According to quantum physicists, there is no such thing as empty space – instead there is only a “quantum foam” everywhere. Using the latest telescopes from NASA, the race is on to find it.
But there is a catch; we can’t ever hope to observe the quantum foam directly.
Eric Perlman of the Florida Institute of Technology explains, “The ‘bubbles’ in the quantum foam are quadrillions of times smaller than atomic nuclei and last for infinitesimal fractions of a second – or in quantum-speak, the size of a Planck Length for a Planck Time. According to string theorists, this requires an additional six dimensions. Space-time itself is fluctuating in these regions. Because these bubbles are so small and last for such a short time, they can never be observed directly.”
The weird world of quantum mechanics describes how matter and light behave on a scale smaller than the nuclei of an atom. The best quantum gravity models predict space-time to be a seething foam where minuscule new dimensions spontaneously appear and disappear in the blink of an eye.
In order for scientists to try and prove the quantum foam exists they intended to observe its effect on light. The theory is that each photons path would be slightly different as it made its way through the quantum foam. As a result, the distance each photon traveled would be different. It sounds doable, but it’s incredibly hard to observe the photons.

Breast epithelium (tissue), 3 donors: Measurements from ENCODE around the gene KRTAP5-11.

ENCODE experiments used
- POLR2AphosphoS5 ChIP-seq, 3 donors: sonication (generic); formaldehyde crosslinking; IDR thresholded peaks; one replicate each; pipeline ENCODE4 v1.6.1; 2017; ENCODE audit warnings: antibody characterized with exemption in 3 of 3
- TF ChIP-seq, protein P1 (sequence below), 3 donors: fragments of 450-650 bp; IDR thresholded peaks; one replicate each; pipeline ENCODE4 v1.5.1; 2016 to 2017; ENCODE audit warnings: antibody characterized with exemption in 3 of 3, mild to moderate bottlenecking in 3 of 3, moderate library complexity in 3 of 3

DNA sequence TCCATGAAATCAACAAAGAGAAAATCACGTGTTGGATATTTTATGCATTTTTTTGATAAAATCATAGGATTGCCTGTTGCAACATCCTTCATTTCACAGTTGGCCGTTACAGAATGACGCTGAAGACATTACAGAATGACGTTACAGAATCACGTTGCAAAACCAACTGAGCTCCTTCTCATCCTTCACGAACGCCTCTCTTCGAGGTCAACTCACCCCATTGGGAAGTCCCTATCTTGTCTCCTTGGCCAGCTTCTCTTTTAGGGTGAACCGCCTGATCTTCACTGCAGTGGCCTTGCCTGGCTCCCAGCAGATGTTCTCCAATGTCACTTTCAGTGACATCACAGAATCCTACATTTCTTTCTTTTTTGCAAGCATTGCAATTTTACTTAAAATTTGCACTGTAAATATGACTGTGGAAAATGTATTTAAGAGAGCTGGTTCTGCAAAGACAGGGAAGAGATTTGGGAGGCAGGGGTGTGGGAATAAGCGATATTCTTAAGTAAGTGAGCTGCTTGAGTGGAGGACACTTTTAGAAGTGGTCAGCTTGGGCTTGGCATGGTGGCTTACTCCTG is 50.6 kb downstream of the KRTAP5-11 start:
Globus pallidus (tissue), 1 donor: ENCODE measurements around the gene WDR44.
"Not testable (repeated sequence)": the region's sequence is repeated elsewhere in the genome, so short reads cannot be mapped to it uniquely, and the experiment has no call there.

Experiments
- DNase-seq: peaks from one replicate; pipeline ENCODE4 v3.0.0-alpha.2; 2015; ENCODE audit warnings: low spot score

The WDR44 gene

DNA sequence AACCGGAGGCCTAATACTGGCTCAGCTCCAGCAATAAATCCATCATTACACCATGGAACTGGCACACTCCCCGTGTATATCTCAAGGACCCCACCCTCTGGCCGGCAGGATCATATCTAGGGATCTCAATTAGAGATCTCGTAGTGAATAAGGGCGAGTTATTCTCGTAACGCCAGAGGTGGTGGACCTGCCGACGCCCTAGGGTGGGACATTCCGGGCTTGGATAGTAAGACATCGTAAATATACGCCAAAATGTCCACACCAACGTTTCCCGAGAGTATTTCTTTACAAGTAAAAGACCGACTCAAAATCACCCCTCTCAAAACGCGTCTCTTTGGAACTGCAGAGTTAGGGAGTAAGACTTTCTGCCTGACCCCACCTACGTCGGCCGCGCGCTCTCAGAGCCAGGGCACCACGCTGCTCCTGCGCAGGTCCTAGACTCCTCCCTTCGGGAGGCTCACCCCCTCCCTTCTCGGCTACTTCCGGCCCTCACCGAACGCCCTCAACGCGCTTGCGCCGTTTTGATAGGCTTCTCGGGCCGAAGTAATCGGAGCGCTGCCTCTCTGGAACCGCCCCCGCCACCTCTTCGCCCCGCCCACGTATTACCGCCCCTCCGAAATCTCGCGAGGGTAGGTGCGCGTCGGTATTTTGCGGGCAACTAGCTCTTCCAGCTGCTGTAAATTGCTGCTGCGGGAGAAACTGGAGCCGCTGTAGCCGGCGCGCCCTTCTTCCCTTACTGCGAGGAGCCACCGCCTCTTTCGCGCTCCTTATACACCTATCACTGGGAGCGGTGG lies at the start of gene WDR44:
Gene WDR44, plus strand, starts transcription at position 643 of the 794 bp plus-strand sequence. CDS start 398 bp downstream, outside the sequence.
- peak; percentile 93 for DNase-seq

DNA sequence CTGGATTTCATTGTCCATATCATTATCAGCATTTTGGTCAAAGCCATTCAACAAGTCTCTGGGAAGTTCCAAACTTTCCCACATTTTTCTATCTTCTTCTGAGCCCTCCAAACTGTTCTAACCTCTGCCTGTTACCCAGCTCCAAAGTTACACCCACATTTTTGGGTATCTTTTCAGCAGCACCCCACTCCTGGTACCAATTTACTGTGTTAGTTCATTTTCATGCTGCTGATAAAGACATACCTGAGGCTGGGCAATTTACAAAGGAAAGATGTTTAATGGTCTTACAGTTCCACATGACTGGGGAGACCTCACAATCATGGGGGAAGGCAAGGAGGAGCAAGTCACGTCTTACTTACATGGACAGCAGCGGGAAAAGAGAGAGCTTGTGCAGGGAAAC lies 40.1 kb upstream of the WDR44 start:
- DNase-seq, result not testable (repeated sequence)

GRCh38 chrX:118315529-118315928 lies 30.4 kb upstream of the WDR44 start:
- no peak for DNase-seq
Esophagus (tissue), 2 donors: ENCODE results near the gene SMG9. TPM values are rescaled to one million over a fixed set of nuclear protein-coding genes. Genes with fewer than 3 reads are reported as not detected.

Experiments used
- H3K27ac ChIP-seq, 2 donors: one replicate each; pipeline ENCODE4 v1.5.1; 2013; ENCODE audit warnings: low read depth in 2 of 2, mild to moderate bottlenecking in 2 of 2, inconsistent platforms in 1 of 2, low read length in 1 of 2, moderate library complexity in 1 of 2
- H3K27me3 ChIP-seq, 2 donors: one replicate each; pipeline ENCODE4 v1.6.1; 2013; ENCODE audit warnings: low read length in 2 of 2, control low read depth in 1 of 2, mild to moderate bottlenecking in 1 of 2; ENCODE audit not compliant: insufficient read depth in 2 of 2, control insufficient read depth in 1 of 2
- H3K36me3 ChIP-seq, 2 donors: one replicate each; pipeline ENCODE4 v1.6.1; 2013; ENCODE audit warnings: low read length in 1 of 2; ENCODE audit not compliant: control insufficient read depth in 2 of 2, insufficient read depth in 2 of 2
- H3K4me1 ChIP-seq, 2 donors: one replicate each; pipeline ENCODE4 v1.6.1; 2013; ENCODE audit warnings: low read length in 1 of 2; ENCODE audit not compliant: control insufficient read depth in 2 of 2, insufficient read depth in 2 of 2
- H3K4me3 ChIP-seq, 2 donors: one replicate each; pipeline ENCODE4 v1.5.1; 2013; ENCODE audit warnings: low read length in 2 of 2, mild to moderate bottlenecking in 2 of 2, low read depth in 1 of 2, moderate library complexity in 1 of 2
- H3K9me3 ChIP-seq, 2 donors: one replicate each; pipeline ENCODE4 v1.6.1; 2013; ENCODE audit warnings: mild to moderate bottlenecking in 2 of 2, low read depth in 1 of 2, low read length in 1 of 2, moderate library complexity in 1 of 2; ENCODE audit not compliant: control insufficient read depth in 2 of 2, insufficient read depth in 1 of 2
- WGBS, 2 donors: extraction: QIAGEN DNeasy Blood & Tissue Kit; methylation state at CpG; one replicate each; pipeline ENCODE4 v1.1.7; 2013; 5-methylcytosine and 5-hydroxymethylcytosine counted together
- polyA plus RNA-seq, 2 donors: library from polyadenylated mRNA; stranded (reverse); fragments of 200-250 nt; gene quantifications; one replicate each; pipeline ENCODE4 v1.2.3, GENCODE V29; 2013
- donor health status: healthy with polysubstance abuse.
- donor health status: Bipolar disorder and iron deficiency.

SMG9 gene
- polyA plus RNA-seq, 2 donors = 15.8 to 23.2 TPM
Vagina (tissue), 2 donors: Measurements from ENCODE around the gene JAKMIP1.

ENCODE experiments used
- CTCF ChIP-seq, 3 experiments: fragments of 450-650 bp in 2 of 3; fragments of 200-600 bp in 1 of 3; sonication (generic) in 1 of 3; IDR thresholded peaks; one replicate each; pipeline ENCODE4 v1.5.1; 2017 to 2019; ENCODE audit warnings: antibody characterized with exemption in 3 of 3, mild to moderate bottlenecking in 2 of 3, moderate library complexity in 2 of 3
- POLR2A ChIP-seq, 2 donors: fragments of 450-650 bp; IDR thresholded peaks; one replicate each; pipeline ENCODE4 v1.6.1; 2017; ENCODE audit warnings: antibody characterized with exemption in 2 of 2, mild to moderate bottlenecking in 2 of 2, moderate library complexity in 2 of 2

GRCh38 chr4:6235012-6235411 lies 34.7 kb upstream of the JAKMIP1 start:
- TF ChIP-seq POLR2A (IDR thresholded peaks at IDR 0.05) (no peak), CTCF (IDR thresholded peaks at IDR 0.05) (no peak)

Perlman explains, “Over the cosmological distances that the photons travel from these distant sources, the effects of the fluctuations the photons encounter will accumulate. The more they accumulate, the more out of phase the light will get. Creating an image from a collection of such photons would be like trying to distinguish what one person is saying in a huge crowd of people talking. So it would be physically impossible to get a clear picture.”
Perlman and his team recently attempted to prove the foam is there by using X-ray and gamma-ray observations of distant quasars. The team used the Chandra X-ray Observatory, Fermi Gamma-Ray Space Telescope, and the Very Energetic Radiation Imaging Telescope Array System, or VERITAS.
The results seem to go against the quantum foam theory; Perlman said, “It seems space-time has to be smooth, at least at the level of 1000x times smaller than an atom, and space-time must be much less foamy than most models predict.”
However, Perlman leaves some hope for quantum foam: “This investigation does not go as far down as the Planck Length. So there is still some hope for the tiniest of bubbles.”